Friday, February 04, 2005

Working in the Industry

Since I've been talking about being an actor, I thought maybe some people might be more interested about working in the entertainment industry such as at a movie studio. I got my start as a proofreader at an ad agency that did movie ads, posters and video packaging. It was a great job, paid a bunch of dough (since I worked a lot of overtime) and I got to be an expert proofer at this kind of thing. Worked with every major studio in town, also, which gave me sort of an "in."

But, you know, I get bored easily, so I saved a bit of cash and quit the job to be a freelancer and an actor. After a while, I started to get really broke. Then 9/11 happened and I got a little desperate. So, I applied at a temp agency and they got me an interview at a movie studio. Doing what, you ask? Proofreading and copywriting video packaging and distributor catalogs. It was actually much easier than the ad agency proofing job because the workload was far lighter and the work hours were way more manageable. Plus, they didn't seem to mind me heading out for an audition every once in a while.

Technically, I was a part-timer. But there were some periods where I would work for several months straight without time off. Most often, I would work for two weeks, then have two weeks off. That was pretty nice because I had the two things most people wish for: money and time.

Like I said before, movie studios can pay a lot for guys like me. But they have to be able to justify your paycheck. That means a couple of things: One, you have to be the best in your field. That way, if an exec asks why they're paying you so much, your supervisor can just say, "He's the best there is." And two, I always liked to justify my working there by saying that I was actually SAVING them money by protecting them from lawsuits and costly production mistakes. And it was true, because I did save their asses a few times.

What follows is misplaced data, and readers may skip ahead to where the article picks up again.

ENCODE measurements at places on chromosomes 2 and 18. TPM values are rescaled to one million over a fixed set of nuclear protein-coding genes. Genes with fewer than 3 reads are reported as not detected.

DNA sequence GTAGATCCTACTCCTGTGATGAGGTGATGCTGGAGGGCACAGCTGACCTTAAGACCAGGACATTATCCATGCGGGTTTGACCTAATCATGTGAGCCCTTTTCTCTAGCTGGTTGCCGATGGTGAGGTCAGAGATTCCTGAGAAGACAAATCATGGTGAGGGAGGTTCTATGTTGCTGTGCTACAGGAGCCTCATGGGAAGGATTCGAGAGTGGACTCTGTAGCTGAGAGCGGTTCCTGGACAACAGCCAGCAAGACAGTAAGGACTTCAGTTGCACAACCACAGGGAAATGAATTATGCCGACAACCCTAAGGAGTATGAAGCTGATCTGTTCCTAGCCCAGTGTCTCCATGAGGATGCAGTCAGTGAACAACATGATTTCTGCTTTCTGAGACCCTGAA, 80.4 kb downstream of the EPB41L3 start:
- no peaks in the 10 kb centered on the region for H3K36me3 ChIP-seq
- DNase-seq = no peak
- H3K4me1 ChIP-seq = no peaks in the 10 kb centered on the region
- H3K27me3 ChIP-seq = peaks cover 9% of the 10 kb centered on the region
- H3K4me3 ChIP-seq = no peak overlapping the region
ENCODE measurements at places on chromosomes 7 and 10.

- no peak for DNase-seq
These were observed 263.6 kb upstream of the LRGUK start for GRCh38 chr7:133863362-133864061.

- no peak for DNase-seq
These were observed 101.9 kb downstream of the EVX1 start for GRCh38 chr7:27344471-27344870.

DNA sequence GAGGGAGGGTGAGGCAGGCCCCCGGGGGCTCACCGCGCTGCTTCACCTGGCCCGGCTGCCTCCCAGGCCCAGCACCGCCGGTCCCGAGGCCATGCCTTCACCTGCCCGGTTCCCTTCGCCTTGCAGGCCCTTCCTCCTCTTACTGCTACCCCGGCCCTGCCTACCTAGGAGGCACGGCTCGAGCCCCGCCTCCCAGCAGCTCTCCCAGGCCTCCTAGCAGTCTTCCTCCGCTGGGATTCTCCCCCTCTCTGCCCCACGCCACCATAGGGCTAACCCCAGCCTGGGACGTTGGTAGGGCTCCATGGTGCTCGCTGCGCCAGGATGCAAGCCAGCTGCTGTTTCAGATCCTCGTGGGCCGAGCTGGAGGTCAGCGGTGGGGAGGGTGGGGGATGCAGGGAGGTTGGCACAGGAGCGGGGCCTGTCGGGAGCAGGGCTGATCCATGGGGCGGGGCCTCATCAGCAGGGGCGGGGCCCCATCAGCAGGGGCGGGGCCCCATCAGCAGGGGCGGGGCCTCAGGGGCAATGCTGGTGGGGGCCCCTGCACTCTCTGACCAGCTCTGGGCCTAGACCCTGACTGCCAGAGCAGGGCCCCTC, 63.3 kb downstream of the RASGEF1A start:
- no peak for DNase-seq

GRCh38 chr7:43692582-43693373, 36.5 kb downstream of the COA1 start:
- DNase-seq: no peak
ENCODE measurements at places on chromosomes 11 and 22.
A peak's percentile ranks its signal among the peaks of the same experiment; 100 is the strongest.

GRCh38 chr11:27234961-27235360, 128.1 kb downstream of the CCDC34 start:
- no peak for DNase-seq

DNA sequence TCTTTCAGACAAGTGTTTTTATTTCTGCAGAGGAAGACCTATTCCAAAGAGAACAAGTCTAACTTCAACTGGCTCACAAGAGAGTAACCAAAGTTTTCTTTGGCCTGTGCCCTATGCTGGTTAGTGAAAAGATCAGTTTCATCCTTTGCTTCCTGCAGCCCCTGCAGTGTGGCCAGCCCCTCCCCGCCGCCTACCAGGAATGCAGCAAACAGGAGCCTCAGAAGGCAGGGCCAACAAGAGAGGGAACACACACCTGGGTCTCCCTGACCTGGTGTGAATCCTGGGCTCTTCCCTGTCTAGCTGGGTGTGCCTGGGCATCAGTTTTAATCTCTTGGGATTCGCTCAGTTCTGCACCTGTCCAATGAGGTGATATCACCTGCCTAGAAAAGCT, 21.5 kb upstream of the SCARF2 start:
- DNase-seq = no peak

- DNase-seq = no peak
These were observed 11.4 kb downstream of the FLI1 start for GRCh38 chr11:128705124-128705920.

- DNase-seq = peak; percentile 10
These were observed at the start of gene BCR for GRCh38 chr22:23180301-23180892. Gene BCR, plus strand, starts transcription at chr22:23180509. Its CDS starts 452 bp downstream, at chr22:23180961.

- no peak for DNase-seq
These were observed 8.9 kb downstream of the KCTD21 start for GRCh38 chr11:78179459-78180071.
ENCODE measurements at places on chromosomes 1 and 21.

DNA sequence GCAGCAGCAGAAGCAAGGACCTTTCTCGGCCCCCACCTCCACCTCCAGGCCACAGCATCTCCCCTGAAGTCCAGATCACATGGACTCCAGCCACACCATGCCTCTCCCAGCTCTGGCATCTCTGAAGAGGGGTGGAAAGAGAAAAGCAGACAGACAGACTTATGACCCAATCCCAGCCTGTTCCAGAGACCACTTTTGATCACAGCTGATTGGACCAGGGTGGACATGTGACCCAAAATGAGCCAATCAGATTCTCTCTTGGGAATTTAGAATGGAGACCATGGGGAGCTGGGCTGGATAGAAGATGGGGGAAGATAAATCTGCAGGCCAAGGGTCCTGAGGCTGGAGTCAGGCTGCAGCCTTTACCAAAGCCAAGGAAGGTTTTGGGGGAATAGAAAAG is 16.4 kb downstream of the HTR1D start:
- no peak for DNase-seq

But here's the thing. If you want to work in the entertainment industry, it's easy. Just be the best there is. Period. Hollywood studios are SOMEWHAT colorblind as long as they think they're getting the absolute best talent for the money. So, if you're in accounting, IT, MIS, marketing, PR, or whatever, you have to, at the very least, talk a very good game about how great you are. Then, when you're on the job, you gotta show how great you are. Otherwise, your ass is back on the street and you're never getting hired back.

Of course, there are those who just talk a good game and actually aren't very good. And, for some reason, they do just fine. You can also go from studio to studio, because every studio is in competition with all the other ones. In fact, I knew an exec who was great at getting jobs, but he was lousy at actually doing the work. By the time his seniors started to question his work, he was already moving on to another studio. This is a guy who typically made six figures.

Now, if you're really desperate to work in a studio and you don't have many skills on your resume, there's always one thing you can do. But I swear, it's the lowest of the low. Nobody wants this job. The turnover is so high, there's a revolving door for them. What are they? Executive assistants. Their job sucks. Absolutely the worst job on the earth, below sweeping elephant dung. But there is one reason and one reason only why you should do this job: because one day, you want to be an exec.

Okay. So I'll end this by talking about the mailroom. You know what they say: You gotta work the mailroom and then move up. Well, it might work that way in the agency system like William Morris, but it doesn't work that way in a studio. Nobody hires the mailroom guy, and nobody sleeps with him either. Why? Because he's the mailroom guy. And besides, once they're trained and can remember who everyone is, do you really want to hire somebody else to replace him? No way.

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